State Street’s Head of Forex Spot Trading Hasn't Been ‘Spotted’ at His Desk for Weeks

With the banking industry’s reputation already tarnished by the LIBOR and mortgages related probes the companies are rushing to “fix”

state street logoAccording to sources close to the WSJ, London-based chief of foreign exchange spot trading of State Street Global Markets, Simon Pepper, has not been spotted at his trading desk for a couple of weeks.

The bank has so far remained relatively insulated from the ongoing FX fixing investigations and this marks the first potential irregularity related to the ongoing forex rates fixing investigations around the globe.

Join the iFX EXPO Asia and discover your gateway to the Asian Markets

Internal controls at financial institutions have been tightened drastically in light of the recent spat of firings, allegations and investigations. The bank forex trading desks have been slimmed down, prompting for some reports of low FX volatility being a result of the investigation.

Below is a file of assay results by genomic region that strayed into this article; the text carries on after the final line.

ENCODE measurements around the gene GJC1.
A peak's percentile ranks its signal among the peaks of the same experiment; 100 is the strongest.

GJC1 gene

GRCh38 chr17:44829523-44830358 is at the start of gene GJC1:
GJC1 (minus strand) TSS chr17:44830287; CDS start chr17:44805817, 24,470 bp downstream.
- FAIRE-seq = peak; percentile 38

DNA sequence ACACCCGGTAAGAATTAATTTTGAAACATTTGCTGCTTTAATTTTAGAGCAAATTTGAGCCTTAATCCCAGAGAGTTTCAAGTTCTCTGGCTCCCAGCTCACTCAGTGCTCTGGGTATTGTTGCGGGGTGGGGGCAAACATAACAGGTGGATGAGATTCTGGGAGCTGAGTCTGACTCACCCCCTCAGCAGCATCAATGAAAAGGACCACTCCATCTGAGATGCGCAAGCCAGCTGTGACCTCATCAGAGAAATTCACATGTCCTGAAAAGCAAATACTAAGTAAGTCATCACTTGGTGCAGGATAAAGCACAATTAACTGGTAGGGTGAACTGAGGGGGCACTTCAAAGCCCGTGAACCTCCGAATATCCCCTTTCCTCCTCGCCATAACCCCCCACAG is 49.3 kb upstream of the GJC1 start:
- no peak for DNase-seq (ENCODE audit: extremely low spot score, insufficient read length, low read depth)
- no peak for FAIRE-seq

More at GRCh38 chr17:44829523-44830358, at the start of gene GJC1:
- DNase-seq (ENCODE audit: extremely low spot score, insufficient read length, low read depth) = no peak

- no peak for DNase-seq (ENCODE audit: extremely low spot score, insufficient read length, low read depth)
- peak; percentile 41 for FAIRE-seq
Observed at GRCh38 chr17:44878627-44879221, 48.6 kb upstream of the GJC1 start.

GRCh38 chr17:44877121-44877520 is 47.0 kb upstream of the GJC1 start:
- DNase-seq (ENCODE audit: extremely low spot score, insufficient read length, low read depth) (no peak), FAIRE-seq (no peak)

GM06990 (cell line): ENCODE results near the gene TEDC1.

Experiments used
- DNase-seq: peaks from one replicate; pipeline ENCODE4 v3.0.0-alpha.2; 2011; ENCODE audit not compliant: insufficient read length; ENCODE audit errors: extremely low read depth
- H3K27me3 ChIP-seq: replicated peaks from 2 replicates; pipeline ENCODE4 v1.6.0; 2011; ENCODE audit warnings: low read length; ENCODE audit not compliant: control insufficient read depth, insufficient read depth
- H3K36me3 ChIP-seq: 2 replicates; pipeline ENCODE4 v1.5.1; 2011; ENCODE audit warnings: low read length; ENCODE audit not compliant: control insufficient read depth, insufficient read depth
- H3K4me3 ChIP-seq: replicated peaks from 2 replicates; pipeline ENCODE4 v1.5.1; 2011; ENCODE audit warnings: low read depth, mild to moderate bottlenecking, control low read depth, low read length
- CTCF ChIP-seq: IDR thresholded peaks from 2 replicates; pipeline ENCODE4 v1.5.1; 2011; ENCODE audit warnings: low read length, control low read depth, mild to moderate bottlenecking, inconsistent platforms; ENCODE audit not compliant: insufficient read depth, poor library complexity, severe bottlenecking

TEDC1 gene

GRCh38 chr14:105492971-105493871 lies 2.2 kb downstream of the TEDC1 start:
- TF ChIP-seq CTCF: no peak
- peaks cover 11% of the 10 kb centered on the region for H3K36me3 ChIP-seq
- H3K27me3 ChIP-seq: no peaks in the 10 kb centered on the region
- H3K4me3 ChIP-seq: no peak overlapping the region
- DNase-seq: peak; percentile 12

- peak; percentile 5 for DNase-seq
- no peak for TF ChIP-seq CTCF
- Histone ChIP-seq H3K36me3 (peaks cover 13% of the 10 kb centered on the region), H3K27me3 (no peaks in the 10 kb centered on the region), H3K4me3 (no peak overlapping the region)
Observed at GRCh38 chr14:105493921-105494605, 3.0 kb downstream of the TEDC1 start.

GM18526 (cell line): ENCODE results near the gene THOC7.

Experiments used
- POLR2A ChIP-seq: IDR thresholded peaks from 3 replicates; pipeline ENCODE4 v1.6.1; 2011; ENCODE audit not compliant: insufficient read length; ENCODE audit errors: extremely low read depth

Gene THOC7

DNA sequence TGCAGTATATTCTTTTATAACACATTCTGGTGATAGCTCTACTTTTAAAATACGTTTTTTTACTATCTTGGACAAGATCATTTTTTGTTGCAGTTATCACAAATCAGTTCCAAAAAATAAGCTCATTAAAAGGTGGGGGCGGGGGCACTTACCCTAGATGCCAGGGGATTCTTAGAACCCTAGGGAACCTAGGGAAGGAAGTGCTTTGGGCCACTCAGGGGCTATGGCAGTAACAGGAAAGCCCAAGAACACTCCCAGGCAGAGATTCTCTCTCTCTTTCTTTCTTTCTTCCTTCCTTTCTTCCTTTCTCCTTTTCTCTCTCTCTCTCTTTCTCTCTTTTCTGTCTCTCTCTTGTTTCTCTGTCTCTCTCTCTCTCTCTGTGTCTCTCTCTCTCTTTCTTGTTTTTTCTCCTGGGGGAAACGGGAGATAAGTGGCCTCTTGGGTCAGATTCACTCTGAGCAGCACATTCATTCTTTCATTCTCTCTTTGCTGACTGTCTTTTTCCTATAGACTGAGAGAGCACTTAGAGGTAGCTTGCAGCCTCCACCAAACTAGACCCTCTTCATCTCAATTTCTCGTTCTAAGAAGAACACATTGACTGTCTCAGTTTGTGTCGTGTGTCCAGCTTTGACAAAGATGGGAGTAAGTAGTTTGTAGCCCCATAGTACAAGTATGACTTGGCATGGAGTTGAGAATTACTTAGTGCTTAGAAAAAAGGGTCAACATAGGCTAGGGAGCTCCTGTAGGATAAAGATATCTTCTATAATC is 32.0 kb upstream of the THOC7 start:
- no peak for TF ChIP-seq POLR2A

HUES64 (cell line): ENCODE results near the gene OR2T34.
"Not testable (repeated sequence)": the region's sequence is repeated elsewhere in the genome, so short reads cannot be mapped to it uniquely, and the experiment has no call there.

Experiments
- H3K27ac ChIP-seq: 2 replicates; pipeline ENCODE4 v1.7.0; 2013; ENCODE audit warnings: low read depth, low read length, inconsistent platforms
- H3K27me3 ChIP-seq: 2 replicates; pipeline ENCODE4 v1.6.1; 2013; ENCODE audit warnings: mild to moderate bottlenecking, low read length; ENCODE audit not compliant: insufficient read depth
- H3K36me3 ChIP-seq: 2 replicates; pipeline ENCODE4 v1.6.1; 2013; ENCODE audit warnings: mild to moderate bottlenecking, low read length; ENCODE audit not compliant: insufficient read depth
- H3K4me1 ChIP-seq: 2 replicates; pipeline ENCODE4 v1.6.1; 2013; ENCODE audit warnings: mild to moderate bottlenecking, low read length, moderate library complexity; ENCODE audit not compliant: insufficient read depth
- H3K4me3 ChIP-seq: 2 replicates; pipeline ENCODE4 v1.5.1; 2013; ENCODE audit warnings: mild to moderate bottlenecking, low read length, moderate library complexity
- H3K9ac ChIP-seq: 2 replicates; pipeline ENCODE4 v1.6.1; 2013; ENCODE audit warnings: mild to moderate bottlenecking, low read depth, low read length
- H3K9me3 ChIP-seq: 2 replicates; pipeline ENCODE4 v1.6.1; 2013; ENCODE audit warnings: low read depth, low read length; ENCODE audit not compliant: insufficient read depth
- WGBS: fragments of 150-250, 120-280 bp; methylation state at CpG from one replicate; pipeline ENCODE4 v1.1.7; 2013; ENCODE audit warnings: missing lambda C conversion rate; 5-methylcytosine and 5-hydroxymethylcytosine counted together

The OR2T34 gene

Suggested articles

Filling the Gap Between Brokers, LPs, and ClientsGo to article >>

However, there is little evidence of that being a decisive factor in market activity. The only lasting result is that global financial institutions have accelerated the implementation of electronic trading platforms to provide a fully transparent way of dealing with their customers.

With the banking industry’s reputation already tarnished by the LIBOR and mortgages related probes, the companies are rushing to “fix” the fixing problem before they lose a huge chunk of this traditionally strong market for themselves. Even some of the most reputable financial institutions, such as the Singapore’s Monetary Authority, have been drawn into the scandal.

Recent reports of American investigators having turned multiple bank employees into secret informants in connection with the international probe of alleged FX rates manipulation, have sparked speculation that the U.S Department Of Justice (DOJ) will seek to file criminal charges against individual traders as early as next month.

Forex Magnates has reached out to the bank which had this to say: “One member of our foreign exchange trading staff in the United Kingdom is currently out of the office. As I’m sure you can appreciate, we cannot comment on any additional details at this time. All discussions involving employees are confidential. We have more than 120 sales and market risk traders engaged in foreign exchange trading globally and, consequently, one employee’s absence in no way impacts our ability to manage the foreign exchange requirements of our clients.”

Got a news tip? Let Us Know